Clarkson on: books
Quentin Willson has read a great many books and is prone to inserting large and complicated pieces of Shakespeare into normal conversation. My wife's bedside book table, on the other hand, is filled entirely with those orange-spined Penguin Classics, all of which are about women in beekeeper hats who walk around fields full of poppies, doing nothing. These make for good bed-time reading, only on the basis that you need to go to sleep. "A Saturday afternoon in November was approaching the time of twilight and the vast, unenclozzzzzzz..."
With Quentin's books, I'd have to spend the whole time buried in a dictionary, finding out what all the words meant. The guy reads Chaucer for fun, for Chrissakes!
All my books have either a sub-marine or a jet fighter on the front and they're full of goodies who seem like they're going to lose but who, on the last page, do in fact win. I like plots, and Hardy wouldn't recognise a plot if one jumped out of a hedge and ate his foot. A book is no good, as far as I'm concerned, unless I just cannot put it down. I missed a plane once - on purpose - because I was still sitting at home finishing Red Storm Rising. If Princess Diana had walked into my bedroom naked as a jaybird just as I was three quarters of the way through The Devil's Advocate, I wouldn't have looked up long enough even to tell her to get lost. My wife, however, has just taken two years - yes, years - to read Wild Swans, which is about a woman in China who has a daughter who goes to live somewhere else.
""I missed a plane once - on purpose - because I was still sitting at home finishing Red Storm Rising"
But I have just read a book which has no plot, no F-16 on the cover, no goodies, no baddies, and I absolutely loved it. Which is a bit of a worry. It's called Rivethead and it's by an American person called Ben Hamper who, in the review section, describes it as ‘an enormously enjoyable read. I laughed. I cried. I learned. I got naked and performed cartwheels for my repulsed neighbours'. My kinda guy.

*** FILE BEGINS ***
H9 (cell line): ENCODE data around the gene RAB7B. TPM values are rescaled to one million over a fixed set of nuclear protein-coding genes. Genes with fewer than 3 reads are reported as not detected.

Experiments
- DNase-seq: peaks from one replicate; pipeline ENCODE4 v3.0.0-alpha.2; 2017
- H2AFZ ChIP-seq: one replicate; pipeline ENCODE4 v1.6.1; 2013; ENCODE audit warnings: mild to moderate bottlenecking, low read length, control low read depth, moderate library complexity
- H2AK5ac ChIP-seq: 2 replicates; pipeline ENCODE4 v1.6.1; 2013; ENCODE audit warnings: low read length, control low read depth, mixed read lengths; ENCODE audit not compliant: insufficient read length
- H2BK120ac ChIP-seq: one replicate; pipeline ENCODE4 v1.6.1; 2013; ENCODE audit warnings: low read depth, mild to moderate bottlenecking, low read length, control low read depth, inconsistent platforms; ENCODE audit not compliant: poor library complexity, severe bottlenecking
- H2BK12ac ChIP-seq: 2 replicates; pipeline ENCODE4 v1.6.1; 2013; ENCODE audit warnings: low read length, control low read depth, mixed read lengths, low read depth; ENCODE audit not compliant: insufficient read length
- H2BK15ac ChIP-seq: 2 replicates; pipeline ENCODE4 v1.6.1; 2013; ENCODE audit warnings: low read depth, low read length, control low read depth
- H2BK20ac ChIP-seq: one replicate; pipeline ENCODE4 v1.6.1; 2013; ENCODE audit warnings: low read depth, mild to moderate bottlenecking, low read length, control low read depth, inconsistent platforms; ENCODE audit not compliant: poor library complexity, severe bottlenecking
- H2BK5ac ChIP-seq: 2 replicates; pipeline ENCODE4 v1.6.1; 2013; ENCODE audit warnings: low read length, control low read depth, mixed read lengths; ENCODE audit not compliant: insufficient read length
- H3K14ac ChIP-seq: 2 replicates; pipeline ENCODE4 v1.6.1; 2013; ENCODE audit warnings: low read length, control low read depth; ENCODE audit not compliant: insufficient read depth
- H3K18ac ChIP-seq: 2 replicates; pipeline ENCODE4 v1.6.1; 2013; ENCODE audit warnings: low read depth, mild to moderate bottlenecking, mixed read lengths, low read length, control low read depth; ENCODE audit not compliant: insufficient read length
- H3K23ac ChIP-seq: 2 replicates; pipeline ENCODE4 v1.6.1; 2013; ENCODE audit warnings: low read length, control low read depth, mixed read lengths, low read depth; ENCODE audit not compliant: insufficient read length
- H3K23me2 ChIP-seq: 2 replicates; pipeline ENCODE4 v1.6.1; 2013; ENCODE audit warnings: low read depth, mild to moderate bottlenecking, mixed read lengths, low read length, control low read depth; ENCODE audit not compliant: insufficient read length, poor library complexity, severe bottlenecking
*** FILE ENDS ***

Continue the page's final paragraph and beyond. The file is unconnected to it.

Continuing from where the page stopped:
Basically, Rivet-head is the story of one man; a man who gets up every morning and goes to work at the General Motors truck and bus plant in Flint, Michigan. Really, it should have an orange spine, but mercifully it doesn't. Because if it did, I never would have heard about GM's answer to the Japanese threat. You see, when American cars were being sold with tuna sandwiches under the driver's seat and coke bottles rattling in the doors, GM decided it must impress on its workforce the need for better standards. The workforce, largely, was a doped-up bunch of ne'er-do-wells who thought only of their weekly pay cheques and how much beer they could cram in at lunch-time, which is why GM's decision to have a man dress up as a cat and prowl the aisles, spurring people on, is a trifle odd. That they called him Howie Makem is stranger still.
Equally peculiar was the later scheme, which involved the erection of several sizeable electronic notice boards all over the plant. These kept the people informed of sales, production figures and such, but could also be used for messages. One day it would say: ‘Quality is the backbone of good workmanship' and on another: ‘Safety is safe', but Hamper saves his vitriol for the day when he looked up from underneath a suburban pick-up to see the sign: ‘Squeezing rivets is fun!' He goes on to wonder whether, in the local sewage works, there are boards telling the guys that ‘Shovelling turds is fun'. And asks why, if the ‘demented pimps' who had dreamed up this message thought riveting was so much fun, they weren't all down on the line every lunchtime, having the time of their lives.
Hamper also lays into the likes of Springsteen and John Cougar Mellonfarm, asking what they know about the daily grind. He says they should be forced to write about things they understand, like cocaine orgies, beluga caviar and tax shelters.
I made an exception and read this book because I am interested in the car industry, but I can recommend it to you even if you have never been in a car plant, and don't ever intend to.
I tried to get Quentin to read it, but as the first word is ‘Dead' and not ‘Sibilance', he said he couldn't be bothered... and asked how Janet and John were these days.